The other day as my wife and I were going over the checkbook in the dining room one of our daughters, in the west-facing living room, called us to come look at the sky. She saw how the clouds' ragged edges took light from the sun, intensifying both the dark gray of the main body of the clouds and the pale blue of the late autumn sky. She was touched by the lovely picture it all made. She felt that we should see the sky for ourselves, should share directly the experience that triggered her feelings. So she called us.
As we looked at the sky, we saw what she saw. And at the same time we thought back to other skies we had known. I felt the mixed feelings of time passing, the loss of the heat of summer and the beginning of the rush toward the winter holidays and the New Year. My wife spoke of the deeper colors that would come later, with the reddening of the sunset. As the three of us looked at the sky, almost wordlessly, we felt a sharing that goes far deeper than the words I have just used to describe the event can ever penetrate. (4-5)
So it is indeed the sense of recognition which is important, and the sharing of that moment between haiku writer and haiku reader.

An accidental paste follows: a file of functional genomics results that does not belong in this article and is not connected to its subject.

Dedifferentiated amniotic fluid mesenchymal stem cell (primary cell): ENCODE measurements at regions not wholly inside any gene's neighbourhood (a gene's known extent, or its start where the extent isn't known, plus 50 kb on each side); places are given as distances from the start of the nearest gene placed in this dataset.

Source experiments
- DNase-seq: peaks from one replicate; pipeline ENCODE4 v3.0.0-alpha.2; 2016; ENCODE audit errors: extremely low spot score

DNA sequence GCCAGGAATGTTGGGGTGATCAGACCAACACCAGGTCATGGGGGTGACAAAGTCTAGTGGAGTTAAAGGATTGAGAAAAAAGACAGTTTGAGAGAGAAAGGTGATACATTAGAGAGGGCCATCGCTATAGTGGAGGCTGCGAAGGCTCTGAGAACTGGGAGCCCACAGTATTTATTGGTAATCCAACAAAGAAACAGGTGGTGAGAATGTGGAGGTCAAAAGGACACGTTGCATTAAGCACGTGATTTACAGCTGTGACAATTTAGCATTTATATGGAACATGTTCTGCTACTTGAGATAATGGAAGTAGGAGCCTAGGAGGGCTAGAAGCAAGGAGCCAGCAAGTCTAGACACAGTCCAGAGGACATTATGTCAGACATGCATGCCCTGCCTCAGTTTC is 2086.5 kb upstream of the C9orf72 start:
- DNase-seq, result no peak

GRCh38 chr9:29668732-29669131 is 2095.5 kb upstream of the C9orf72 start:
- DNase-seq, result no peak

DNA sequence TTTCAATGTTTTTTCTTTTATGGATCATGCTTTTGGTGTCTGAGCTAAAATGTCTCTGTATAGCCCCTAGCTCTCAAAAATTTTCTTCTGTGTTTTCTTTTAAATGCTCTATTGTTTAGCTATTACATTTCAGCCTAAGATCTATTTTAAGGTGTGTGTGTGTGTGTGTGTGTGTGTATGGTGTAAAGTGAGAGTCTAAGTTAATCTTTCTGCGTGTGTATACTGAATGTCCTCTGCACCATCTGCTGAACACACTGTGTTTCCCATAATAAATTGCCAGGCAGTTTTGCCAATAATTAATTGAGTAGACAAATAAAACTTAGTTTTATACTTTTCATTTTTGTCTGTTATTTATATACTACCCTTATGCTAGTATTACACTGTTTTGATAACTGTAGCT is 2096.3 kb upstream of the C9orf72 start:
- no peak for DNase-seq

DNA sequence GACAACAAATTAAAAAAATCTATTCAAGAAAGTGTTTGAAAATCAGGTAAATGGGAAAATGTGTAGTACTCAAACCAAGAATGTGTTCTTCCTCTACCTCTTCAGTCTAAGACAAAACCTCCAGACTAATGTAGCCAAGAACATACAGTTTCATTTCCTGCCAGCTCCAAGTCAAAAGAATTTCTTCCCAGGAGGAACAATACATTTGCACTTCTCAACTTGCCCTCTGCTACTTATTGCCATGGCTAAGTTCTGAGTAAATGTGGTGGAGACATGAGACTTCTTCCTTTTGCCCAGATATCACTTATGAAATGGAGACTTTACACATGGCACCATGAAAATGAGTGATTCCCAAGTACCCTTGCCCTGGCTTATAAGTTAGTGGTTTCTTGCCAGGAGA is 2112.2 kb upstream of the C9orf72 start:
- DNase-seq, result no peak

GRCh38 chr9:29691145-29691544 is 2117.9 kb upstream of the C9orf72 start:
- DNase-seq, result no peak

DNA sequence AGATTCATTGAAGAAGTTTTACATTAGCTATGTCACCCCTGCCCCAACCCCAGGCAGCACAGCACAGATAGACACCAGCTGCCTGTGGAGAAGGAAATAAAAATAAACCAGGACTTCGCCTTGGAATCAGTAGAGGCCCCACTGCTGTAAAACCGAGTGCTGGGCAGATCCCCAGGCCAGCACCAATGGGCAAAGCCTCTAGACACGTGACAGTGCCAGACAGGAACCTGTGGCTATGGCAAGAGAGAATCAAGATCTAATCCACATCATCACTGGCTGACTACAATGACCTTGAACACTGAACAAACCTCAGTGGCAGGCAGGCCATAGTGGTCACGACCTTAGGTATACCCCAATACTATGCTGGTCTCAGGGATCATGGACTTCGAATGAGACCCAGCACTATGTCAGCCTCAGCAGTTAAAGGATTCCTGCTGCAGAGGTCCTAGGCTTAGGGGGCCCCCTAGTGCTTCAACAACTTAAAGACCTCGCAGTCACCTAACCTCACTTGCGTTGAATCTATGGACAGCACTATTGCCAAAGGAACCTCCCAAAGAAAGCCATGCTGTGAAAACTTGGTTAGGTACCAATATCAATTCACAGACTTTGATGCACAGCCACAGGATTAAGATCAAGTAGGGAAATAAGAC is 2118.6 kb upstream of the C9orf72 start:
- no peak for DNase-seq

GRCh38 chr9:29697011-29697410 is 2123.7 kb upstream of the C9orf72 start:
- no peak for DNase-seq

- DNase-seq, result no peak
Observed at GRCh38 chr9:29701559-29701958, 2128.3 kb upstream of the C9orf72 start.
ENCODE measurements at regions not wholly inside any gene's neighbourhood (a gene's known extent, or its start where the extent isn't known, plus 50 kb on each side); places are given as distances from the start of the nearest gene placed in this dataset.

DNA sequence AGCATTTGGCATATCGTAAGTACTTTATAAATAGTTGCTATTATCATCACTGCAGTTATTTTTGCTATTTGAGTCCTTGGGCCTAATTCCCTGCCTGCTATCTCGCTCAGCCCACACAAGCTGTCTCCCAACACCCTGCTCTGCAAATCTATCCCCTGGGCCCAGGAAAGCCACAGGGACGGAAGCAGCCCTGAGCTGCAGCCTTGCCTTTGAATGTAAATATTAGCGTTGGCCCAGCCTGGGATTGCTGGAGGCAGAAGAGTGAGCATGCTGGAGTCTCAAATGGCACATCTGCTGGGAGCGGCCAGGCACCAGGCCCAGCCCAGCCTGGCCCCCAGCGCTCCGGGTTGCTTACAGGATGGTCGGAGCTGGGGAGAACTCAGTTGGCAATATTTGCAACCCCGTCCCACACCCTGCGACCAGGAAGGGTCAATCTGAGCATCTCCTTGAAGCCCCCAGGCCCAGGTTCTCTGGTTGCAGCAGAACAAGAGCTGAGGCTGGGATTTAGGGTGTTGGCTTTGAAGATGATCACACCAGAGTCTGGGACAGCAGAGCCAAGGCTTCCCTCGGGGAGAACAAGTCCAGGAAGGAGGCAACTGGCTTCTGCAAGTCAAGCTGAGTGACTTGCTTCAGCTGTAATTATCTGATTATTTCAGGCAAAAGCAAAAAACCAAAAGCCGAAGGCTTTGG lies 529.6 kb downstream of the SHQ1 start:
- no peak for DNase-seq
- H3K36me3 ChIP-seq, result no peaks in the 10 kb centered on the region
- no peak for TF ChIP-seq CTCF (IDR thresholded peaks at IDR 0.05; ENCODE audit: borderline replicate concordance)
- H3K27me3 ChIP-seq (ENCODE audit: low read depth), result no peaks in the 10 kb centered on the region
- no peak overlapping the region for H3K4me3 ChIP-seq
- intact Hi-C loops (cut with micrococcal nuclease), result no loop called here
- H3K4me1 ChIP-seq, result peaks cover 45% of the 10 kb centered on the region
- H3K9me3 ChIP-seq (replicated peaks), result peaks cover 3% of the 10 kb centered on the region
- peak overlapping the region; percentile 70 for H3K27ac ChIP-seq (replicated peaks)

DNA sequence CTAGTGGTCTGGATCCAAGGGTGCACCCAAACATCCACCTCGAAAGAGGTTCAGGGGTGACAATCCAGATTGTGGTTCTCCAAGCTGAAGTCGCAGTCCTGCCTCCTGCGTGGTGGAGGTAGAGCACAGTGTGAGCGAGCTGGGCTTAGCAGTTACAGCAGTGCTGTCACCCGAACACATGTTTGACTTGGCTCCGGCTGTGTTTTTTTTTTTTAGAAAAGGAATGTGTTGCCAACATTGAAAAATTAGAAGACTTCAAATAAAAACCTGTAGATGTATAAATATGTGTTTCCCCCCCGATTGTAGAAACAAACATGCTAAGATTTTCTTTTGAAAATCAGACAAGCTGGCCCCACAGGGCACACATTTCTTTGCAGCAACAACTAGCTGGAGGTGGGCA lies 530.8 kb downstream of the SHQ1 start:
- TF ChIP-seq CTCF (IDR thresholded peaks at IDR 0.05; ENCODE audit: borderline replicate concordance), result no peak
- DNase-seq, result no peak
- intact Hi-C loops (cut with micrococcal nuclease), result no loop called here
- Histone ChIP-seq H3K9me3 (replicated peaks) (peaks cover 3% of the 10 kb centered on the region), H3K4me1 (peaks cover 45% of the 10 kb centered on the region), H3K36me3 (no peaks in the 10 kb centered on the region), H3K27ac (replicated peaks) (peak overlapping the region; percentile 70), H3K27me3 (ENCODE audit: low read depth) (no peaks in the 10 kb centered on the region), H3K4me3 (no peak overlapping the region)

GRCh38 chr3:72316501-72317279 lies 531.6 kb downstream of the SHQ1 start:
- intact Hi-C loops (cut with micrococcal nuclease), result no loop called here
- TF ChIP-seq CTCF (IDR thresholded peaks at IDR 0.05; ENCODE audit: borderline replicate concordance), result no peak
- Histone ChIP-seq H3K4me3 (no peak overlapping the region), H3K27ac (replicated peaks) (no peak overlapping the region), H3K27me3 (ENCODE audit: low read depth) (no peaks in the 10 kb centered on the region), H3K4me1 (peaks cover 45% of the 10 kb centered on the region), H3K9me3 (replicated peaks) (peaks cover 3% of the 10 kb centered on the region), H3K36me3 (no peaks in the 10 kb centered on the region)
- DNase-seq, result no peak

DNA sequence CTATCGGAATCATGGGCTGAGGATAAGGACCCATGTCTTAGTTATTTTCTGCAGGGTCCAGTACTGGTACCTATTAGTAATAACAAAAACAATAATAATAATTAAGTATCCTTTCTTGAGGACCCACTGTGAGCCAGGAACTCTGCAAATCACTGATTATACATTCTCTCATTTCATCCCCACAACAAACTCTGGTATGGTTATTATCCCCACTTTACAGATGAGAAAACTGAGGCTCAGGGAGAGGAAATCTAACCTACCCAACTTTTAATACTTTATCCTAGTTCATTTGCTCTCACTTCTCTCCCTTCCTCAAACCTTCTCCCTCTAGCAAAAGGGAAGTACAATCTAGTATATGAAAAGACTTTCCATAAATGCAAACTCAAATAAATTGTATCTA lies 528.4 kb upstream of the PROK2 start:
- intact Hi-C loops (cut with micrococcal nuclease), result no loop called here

The process may be put like this: event (can be natural, social, or whatever) is seen/experienced; writer uses the medium of haiku to translate the "aha" experience in a very short but very suggestive way, effacing him/herself behind it; reader reads haiku and, if it is a successful one, will almost get the event in its original impact and (hopefully) experience the "aha" moment, albeit in a slightly different, and specifically personal manner.
Now, whether it is actually possible to transport the same moment even when the actual event is not there anymore is of course open to discussion, but it is admirable that the haiku at least tries to do so with such an economy of words and with such evocative power.